Jonathan Grimes Details New Outline in Color Album

“There are still people that don’t know the singer has changed,” Jonathan Grimes, clean vocalist of Outline in Color, tells Intrigue. “And that’s not their faults. You don’t listen to your favorite band every single day until you don’t have ears.”

In 2011, just two years after the then seven-member metal band formed in Tulsa, Oklahoma, Grimes parted ways. “There was a lot going on in my life,” he says. “I had a really good job that I just got, making exponentially more money than I’ve ever made, got engaged, [and] bought a house…I tried to make sure that my life was going to stay intact.”

Less than one year before his departure, in October 2010, the band independently released their first self-titled EP, which consisted of five original tracks, plus a cover of Lady Gaga’s “Bad Romance.” The album was distributed world-wide, and eventually, created enough buzz to earn them a spot in a Victory Records’ showcase. By that time, Grimes had already decided to part ways.

“Touring just wasn’t in the cards for me,” he says. He recalls a five days’ notice he received to shoot a music video and a new job that required one month’s notice to take time off. “I went from being in Outline and another local band a long time ago to zero bands,” he says.

To later take his place would be K.C. Simonsen, who’d help produce three albums, two of which would fall under label StandBy Records. “He has great melodies and lyrics, and tons of things he contributed,” says Grimes. Their 2012 independent track “Jury of Wolves” was merely the beginning of many hits to come, including two re-recorded tracks (“Every Boy Should Collect Knives” and “No Bleeding on the Carpet”) from the band’s first EP.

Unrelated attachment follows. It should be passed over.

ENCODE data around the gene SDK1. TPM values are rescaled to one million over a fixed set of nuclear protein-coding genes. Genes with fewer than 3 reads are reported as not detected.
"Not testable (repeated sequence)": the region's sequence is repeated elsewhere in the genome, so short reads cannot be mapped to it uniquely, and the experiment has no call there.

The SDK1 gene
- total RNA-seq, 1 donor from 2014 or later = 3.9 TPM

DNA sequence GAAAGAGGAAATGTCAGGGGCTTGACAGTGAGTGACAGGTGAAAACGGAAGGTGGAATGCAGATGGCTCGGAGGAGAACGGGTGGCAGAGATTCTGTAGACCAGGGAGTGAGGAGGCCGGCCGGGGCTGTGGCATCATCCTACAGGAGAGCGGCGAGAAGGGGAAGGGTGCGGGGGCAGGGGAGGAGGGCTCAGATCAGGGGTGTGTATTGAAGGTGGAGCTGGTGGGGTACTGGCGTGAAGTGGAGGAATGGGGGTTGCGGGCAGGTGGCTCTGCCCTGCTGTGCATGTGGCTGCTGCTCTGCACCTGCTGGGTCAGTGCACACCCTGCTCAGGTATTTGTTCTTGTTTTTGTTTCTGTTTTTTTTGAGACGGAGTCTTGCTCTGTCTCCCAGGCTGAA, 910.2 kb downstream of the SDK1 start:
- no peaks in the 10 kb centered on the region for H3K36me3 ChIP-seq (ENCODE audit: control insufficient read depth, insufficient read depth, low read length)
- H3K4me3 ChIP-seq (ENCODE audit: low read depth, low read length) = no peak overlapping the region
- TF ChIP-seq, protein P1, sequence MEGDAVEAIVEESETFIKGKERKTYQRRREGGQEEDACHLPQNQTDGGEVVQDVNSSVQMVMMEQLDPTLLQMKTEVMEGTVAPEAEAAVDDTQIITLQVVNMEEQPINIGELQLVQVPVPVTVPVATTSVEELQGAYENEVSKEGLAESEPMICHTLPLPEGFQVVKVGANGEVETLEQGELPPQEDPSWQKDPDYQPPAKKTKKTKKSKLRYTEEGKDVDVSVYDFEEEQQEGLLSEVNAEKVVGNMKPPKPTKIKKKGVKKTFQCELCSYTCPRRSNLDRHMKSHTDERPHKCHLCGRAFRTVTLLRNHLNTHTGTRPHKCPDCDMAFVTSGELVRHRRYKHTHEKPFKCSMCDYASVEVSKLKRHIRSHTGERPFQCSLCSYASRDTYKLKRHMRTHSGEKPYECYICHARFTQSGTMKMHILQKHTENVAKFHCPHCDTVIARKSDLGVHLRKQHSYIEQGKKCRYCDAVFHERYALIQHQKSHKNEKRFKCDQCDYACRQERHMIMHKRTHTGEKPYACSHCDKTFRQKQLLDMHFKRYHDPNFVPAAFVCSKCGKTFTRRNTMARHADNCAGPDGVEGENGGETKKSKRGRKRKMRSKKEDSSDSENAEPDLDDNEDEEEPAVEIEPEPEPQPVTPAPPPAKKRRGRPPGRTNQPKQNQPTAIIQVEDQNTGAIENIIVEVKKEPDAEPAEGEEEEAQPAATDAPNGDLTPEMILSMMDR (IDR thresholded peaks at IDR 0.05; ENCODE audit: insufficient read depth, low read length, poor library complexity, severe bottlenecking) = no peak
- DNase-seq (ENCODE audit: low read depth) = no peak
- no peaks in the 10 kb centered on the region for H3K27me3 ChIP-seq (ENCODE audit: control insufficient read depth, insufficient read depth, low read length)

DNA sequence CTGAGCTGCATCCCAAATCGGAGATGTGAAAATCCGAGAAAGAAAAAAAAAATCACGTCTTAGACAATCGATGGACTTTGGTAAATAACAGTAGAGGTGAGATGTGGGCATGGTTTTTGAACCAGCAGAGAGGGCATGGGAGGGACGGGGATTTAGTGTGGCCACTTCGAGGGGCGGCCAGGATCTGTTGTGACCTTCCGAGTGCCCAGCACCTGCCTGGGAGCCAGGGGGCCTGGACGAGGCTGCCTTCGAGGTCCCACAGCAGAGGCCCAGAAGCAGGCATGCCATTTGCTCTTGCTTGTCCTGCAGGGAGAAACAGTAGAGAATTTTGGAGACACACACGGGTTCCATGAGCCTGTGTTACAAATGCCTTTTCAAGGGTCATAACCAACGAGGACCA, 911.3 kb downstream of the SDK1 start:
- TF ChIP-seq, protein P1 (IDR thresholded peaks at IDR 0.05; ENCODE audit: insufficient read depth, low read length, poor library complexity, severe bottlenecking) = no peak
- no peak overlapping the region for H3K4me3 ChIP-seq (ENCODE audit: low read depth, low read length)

In December 2016, about nine months following the release of their third full-length album Struggle, the band announced on Facebook another change in their lineup. “Mike [Skaggs] just called me one day and said, ‘Hey, there’s some stuff going on with K.C. and we decided he’s no longer a part of the band, and we want to make music with you again, if you’re down,’” says Grimes.

Although Grimes returned almost immediately, it would be a few months before he played a live show and nearly a year before he would join the band on tour. By September 2017, they released three new singles “Three Knee Deep,” “Year 8” and an acoustic version of “The Chase Scene” from their first album Jury of Wolves. They also began work on a fourth full-length album, which would be produced independently and was tentatively scheduled for release in early fall of 2018. But that never happened.

We wanted to put the time into it that we needed to, to make sure we didn’t cut corners, Grimes tells Intrigue. “We sat in a room for two weeks restructuring parts, structuring other parts, writing lyrics and saying ‘No, that sucks.’”

On Jan. 10, the band released their first track “Broken Record” off what would become their self-titled album. Scheduled to drop on Feb. 8, the upcoming album consists of 12 songs, two of which have already been released to the public. One unreleased track features rapper Kyle Lucas, who toured with the band in Japan in June 2018. 

“We’ve seen him appear on different tracks, like with Jonny Craig,” says Grimes, who learned more about Lucas’ work after their tour. “He told us, ‘If you guys ever want me to do a feature, I’m totally down.’”

Although Lucas became the only artist outside of Outline in Color featured on the new record, Grimes says he wasn’t the only considered. “We’re really good friends with Shayley [Bourget] from [the original lineup of] Of Mice and Men,” he says. “We were planning on getting with him and asking him to see if he would do something.”